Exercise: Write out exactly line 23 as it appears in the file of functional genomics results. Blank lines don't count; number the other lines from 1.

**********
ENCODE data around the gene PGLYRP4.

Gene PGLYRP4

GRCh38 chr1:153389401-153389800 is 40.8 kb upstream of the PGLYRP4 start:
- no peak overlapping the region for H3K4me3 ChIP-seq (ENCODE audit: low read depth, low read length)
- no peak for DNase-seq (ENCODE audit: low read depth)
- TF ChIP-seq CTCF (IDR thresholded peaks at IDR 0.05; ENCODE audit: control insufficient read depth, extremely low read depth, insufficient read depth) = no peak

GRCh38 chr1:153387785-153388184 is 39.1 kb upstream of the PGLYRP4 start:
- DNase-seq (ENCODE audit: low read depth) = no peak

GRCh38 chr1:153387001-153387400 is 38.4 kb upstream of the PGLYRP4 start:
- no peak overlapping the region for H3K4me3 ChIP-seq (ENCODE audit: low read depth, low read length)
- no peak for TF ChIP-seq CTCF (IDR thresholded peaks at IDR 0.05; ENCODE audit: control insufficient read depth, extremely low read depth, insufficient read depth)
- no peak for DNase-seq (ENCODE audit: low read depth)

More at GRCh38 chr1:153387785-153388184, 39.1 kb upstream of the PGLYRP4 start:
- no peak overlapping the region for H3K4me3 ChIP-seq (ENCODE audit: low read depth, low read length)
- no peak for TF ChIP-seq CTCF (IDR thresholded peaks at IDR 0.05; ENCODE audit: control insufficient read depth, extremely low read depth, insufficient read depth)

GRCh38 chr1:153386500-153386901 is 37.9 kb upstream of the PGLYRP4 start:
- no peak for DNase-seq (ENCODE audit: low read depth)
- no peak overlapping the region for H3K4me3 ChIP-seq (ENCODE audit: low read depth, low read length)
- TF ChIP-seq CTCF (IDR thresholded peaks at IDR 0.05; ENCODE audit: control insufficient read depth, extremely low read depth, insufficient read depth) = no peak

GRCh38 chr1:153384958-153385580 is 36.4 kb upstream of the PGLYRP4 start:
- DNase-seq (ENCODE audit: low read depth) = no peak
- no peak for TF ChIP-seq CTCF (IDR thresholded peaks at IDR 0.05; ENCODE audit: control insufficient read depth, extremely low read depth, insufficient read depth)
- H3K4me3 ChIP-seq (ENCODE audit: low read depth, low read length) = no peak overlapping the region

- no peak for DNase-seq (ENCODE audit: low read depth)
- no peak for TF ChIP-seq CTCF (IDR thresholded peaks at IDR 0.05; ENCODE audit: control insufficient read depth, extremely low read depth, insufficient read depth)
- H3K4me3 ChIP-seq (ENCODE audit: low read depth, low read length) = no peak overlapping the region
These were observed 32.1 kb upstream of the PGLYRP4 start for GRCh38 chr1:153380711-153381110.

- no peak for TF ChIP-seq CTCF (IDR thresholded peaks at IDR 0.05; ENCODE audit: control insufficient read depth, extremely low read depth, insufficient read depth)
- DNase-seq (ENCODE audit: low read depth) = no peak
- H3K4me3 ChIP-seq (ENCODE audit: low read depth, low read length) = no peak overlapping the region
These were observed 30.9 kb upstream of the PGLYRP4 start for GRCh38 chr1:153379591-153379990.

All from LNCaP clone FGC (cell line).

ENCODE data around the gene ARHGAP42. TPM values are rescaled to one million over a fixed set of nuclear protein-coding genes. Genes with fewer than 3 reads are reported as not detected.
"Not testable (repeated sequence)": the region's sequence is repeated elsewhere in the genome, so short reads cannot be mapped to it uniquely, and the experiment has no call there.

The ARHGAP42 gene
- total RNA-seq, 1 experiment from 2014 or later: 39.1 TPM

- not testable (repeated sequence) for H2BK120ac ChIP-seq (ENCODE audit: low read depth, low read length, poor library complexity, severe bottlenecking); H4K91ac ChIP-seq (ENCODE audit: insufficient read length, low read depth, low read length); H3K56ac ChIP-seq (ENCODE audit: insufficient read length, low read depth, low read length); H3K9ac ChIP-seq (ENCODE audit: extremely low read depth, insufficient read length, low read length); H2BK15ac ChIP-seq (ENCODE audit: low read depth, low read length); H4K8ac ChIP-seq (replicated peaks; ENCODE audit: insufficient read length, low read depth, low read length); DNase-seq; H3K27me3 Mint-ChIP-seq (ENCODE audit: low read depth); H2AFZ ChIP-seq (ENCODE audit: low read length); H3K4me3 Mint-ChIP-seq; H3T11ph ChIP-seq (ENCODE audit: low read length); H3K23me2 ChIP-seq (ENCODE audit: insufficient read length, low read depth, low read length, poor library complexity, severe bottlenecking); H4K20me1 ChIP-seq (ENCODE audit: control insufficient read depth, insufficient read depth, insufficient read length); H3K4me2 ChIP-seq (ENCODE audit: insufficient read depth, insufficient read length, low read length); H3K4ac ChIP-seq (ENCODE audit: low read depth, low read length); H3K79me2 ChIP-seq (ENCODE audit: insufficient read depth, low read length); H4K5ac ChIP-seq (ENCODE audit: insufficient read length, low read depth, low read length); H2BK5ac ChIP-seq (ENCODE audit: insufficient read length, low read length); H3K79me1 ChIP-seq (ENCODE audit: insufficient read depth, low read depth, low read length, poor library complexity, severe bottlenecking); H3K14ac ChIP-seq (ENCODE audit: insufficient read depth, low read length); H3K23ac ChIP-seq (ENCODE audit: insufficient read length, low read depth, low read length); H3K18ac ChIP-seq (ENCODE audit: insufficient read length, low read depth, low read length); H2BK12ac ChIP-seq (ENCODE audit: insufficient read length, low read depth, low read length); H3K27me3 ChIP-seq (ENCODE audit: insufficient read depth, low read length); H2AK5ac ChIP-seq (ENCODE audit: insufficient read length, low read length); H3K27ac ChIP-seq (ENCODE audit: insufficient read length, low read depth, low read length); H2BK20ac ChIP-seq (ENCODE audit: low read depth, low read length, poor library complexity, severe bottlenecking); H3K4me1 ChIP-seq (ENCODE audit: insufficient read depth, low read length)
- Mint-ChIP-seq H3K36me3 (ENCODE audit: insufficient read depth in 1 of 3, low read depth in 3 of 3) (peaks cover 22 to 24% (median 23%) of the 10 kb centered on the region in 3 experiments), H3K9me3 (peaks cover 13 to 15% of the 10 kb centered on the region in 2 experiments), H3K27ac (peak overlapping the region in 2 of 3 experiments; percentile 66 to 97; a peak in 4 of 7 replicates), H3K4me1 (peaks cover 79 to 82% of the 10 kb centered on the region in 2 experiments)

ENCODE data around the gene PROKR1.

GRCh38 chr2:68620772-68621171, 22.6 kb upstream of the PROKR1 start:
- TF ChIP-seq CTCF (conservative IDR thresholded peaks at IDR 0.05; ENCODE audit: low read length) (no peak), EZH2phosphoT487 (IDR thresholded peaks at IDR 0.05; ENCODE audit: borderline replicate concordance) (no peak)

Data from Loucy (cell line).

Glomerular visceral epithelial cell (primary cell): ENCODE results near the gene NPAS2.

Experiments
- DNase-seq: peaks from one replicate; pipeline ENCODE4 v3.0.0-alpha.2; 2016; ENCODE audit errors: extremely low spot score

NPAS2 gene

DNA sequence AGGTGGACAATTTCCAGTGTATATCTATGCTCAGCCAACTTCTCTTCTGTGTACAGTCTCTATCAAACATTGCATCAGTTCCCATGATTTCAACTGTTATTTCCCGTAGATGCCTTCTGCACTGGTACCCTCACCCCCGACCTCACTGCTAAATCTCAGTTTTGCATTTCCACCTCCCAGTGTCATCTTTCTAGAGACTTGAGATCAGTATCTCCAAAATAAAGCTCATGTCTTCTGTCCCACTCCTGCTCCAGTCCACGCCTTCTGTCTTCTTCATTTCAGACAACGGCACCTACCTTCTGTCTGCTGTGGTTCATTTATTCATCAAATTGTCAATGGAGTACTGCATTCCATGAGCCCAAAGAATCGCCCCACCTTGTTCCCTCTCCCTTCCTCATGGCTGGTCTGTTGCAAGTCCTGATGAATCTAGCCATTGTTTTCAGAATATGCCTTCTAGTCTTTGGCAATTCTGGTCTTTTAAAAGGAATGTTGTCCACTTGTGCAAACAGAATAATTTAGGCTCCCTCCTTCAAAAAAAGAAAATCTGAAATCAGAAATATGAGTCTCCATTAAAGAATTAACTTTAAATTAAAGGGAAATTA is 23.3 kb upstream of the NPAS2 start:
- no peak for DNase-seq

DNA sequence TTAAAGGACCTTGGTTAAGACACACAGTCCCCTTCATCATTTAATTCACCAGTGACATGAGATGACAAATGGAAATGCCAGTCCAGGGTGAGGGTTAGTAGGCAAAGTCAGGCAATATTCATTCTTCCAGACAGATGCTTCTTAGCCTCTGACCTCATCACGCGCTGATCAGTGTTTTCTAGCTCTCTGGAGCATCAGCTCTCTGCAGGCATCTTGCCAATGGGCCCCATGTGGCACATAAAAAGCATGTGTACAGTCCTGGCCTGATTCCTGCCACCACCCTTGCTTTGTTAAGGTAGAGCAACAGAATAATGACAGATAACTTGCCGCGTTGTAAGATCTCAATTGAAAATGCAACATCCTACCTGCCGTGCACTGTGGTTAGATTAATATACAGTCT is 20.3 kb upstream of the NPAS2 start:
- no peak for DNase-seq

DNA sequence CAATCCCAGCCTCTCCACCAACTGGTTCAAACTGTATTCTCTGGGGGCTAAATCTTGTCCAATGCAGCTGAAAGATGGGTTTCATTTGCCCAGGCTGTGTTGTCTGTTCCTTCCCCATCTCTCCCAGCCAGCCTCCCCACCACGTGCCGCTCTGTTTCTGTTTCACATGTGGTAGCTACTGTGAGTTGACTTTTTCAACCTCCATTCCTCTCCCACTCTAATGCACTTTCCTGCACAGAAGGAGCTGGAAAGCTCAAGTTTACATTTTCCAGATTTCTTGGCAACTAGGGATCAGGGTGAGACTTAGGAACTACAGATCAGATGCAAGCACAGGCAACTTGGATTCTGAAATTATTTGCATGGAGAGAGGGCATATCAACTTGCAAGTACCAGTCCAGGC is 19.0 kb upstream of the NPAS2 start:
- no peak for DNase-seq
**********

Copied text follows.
- H3K4me3 ChIP-seq (ENCODE audit: low read depth, low read length) = no peak overlapping the region